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WITHOUT STANDING UP, we stared in the direction of the forest, my hand stopping halfway to my mouth, Ned Land's completing its assignment.
"Stones don't fall from the sky," Conseil said, "or else they deserve to be called meteorites."
A second well-polished stone removed a tasty ringdove leg from Conseil's hand, giving still greater relevance to his observation.
We all three stood up, rifles to our shoulders, ready to answer any attack.
"Apes maybe?" Ned Land exclaimed.
"Nearly," Conseil replied. "Savages."
"Head for the skiff!" I said, moving toward the sea.
Indeed, it was essential to beat a retreat because some twenty natives, armed with bows and slings, appeared barely a hundred paces off, on the outskirts of a thicket that masked the horizon to our right.
The skiff was aground ten fathoms away from us.
The savages approached without running, but they favored us with a show of the greatest hostility. It was raining stones and arrows.
Ned Land was unwilling to leave his provisions behind, and despite the impending danger, he clutched his pig on one side, his kangaroos on the other, and scampered off with respectable speed.
In two minutes we were on the strand. Loading provisions and weapons into the skiff, pushing it to sea, and positioning its two oars were the work of an instant. We hadn't gone two cable lengths when a hundred savages, howling and gesticulating, entered the water up to their waists. I looked to see if their appearance might draw some of the Nautilus's men onto the platform. But no. Lying well out, that enormous machine still seemed completely deserted.
Twenty minutes later we boarded ship. The hatches were open. After mooring the skiff, we reentered the Nautilus's interior.
I went below to the lounge, from which some chords were wafting. Captain Nemo was there, leaning over the organ, deep in a musical trance.
"Captain!" I said to him.
He didn't hear me.
"Captain!" I went on, touching him with my hand.
He trembled, and turning around:
"Ah, it's you, professor!" he said to me. "Well, did you have a happy hunt? Was your herb gathering a success?"
"Yes, captain," I replied, "but unfortunately we've brought back a horde of bipeds whose proximity worries me."
"What sort of bipeds?"
"Savages!" Captain Nemo replied in an ironic tone. "You set foot on one of the shores of this globe, professor, and you're surprised to find savages there? Where aren't there savages? And besides, are they any worse than men elsewhere, these people you call savages?"
"Speaking for myself, sir, I've encountered them everywhere."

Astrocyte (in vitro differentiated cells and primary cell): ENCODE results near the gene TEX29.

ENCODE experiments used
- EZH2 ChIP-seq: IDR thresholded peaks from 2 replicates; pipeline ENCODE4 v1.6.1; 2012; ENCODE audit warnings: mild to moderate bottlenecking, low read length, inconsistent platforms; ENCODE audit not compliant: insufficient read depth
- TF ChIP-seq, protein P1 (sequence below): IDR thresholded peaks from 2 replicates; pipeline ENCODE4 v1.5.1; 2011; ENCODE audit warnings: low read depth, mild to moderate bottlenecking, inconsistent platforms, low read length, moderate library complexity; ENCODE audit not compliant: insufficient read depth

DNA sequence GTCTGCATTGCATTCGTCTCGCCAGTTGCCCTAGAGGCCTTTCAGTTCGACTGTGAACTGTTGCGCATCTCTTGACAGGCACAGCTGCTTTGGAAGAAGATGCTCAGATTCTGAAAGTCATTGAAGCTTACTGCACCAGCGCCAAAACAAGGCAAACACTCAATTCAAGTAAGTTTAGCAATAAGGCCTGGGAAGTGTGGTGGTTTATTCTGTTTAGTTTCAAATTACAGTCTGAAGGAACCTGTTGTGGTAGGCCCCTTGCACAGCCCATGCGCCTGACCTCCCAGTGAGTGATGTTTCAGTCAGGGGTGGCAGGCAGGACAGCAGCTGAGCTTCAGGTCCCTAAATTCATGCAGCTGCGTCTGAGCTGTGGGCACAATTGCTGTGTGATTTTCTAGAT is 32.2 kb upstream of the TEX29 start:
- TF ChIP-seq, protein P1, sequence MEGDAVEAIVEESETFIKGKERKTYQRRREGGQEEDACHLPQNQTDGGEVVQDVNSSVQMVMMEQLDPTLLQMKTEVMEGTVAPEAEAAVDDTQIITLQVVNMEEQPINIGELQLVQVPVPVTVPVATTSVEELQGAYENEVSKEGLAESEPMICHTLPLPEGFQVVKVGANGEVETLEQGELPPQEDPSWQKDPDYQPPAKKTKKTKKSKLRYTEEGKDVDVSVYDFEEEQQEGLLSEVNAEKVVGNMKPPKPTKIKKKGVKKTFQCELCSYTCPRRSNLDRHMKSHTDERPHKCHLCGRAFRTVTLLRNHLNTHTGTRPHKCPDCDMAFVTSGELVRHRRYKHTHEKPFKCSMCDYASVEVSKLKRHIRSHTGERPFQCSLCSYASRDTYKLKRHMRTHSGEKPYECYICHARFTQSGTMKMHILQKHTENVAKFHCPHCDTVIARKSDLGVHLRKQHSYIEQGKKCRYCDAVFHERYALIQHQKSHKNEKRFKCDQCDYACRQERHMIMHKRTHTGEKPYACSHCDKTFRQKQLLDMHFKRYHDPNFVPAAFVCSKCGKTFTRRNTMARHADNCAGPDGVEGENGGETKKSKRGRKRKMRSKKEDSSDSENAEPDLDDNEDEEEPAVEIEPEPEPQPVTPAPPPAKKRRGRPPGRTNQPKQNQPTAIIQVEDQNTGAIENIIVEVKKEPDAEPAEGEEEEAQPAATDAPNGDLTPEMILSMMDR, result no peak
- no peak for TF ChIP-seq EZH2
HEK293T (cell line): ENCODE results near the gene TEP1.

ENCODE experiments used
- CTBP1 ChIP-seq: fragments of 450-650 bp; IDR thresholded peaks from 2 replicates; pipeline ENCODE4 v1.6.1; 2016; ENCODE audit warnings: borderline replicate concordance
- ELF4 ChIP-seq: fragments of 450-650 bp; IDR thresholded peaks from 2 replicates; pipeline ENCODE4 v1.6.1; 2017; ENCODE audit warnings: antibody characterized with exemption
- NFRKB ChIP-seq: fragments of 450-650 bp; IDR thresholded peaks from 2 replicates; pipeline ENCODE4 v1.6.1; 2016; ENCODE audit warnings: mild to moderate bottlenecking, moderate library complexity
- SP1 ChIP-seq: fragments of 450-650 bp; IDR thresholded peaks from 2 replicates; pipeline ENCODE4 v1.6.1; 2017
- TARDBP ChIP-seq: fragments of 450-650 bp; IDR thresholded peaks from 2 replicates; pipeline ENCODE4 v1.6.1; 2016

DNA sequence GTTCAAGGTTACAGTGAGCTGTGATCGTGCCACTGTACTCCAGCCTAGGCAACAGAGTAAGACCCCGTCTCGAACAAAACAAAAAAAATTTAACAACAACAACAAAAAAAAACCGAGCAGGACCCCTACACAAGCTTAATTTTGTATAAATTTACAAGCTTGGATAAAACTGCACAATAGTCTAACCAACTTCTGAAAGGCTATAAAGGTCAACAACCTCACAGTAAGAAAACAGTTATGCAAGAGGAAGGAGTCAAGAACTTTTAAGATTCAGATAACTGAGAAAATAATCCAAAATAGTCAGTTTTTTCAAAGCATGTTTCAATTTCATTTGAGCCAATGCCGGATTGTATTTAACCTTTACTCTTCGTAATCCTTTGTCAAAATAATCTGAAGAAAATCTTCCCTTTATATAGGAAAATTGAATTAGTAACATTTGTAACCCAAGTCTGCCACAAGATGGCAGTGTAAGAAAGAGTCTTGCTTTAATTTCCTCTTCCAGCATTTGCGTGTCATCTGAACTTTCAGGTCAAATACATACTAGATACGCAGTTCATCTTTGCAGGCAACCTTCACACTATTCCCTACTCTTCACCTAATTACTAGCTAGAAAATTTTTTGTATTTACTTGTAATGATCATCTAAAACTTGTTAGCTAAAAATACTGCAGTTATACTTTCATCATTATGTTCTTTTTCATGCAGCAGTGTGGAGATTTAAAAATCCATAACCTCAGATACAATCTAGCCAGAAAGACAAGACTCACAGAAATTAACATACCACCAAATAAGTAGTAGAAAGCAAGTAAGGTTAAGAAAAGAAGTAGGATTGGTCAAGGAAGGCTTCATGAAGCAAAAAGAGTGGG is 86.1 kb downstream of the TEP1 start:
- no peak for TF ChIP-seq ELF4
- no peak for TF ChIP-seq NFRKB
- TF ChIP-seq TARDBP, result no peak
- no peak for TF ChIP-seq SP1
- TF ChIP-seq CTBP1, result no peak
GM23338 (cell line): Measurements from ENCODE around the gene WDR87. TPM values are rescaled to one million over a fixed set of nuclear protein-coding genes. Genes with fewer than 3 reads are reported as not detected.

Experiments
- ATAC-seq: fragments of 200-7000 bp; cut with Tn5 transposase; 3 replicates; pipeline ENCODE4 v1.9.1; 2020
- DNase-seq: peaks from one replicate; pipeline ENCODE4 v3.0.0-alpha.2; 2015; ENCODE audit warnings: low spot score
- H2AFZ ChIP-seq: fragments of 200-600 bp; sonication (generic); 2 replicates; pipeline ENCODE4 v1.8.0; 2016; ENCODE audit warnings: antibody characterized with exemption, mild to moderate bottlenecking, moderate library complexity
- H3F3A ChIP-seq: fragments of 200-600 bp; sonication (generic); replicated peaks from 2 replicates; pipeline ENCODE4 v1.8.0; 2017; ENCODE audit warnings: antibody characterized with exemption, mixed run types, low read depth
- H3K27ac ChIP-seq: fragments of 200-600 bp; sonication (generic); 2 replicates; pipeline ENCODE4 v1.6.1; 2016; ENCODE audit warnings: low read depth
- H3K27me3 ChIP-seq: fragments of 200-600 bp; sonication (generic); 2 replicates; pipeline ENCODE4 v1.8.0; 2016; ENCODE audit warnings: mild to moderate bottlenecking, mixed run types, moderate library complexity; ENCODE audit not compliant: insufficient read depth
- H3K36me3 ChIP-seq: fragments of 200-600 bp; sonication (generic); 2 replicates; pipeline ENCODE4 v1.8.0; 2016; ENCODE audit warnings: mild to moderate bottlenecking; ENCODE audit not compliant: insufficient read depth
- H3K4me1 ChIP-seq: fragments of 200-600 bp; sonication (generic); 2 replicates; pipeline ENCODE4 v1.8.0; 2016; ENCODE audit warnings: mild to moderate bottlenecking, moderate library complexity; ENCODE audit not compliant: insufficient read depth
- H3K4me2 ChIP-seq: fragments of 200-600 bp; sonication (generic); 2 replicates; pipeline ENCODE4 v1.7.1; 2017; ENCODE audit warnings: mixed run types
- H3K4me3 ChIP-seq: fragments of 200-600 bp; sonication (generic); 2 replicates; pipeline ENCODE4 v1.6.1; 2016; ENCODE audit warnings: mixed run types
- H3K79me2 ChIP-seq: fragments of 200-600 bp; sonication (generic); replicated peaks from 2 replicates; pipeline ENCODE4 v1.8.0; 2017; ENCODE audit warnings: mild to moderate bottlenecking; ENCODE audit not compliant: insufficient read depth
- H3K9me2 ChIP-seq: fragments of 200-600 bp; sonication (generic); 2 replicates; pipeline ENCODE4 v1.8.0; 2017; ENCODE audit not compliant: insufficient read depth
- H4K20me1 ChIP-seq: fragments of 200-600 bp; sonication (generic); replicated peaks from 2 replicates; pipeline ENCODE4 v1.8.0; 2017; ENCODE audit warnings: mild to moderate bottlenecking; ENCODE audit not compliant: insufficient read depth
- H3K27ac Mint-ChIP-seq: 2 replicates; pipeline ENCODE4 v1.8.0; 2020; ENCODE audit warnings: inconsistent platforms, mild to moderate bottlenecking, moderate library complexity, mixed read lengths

"Well then," I replied, "if you don't want to welcome them aboard the Nautilus, you'd better take some precautions!"
"Easy, professor, no cause for alarm."
"But there are a large number of these natives."
"What's your count?"
"At least a hundred."
"Professor Aronnax," replied Captain Nemo, whose fingers took their places again on the organ keys, "if every islander in Papua were to gather on that beach, the Nautilus would still have nothing to fear from their attacks!"
The captain's fingers then ran over the instrument's keyboard, and I noticed that he touched only its black keys, which gave his melodies a basically Scottish color. Soon he had forgotten my presence and was lost in a reverie that I no longer tried to dispel.
I climbed onto the platform. Night had already fallen, because in this low latitude the sun sets quickly, without any twilight. I could see Gueboroa Island only dimly. But numerous fires had been kindled on the beach, attesting that the natives had no thoughts of leaving it.
For several hours I was left to myself, sometimes musing on the islanders-- but no longer fearing them because the captain's unflappable confidence had won me over--and sometimes forgetting them to marvel at the splendors of this tropical night. My memories took wing toward France, in the wake of those zodiacal stars due to twinkle over it in a few hours. The moon shone in the midst of the constellations at their zenith. I then remembered that this loyal, good-natured satellite would return to this same place the day after tomorrow, to raise the tide and tear the Nautilus from its coral bed. Near midnight, seeing that all was quiet over the darkened waves as well as under the waterside trees, I repaired to my cabin and fell into a peaceful sleep.
The night passed without mishap. No doubt the Papuans had been frightened off by the mere sight of this monster aground in the bay, because our hatches stayed open, offering easy access to the Nautilus's interior.
At six o'clock in the morning, January 8, I climbed onto the platform. The morning shadows were lifting. The island was soon on view through the dissolving mists, first its beaches, then its summits.
The islanders were still there, in greater numbers than on the day before, perhaps 500 or 600 of them. Taking advantage of the low tide, some of them had moved forward over the heads of coral to within two cable lengths of the Nautilus. I could easily distinguish them. They obviously were true Papuans, men of fine stock, athletic in build, forehead high and broad, nose large but not flat, teeth white. Their woolly, red-tinted hair was in sharp contrast to their bodies, which were black and glistening like those of Nubians. Beneath their pierced, distended earlobes there dangled strings of beads made from bone. Generally these savages were naked. I noted some women among them, dressed from hip to knee in grass skirts held up by belts made of vegetation. Some of the chieftains adorned their necks with crescents and with necklaces made from beads of red and white glass. Armed with bows, arrows, and shields, nearly all of them carried from their shoulders a sort of net, which held those polished stones their slings hurl with such dexterity.
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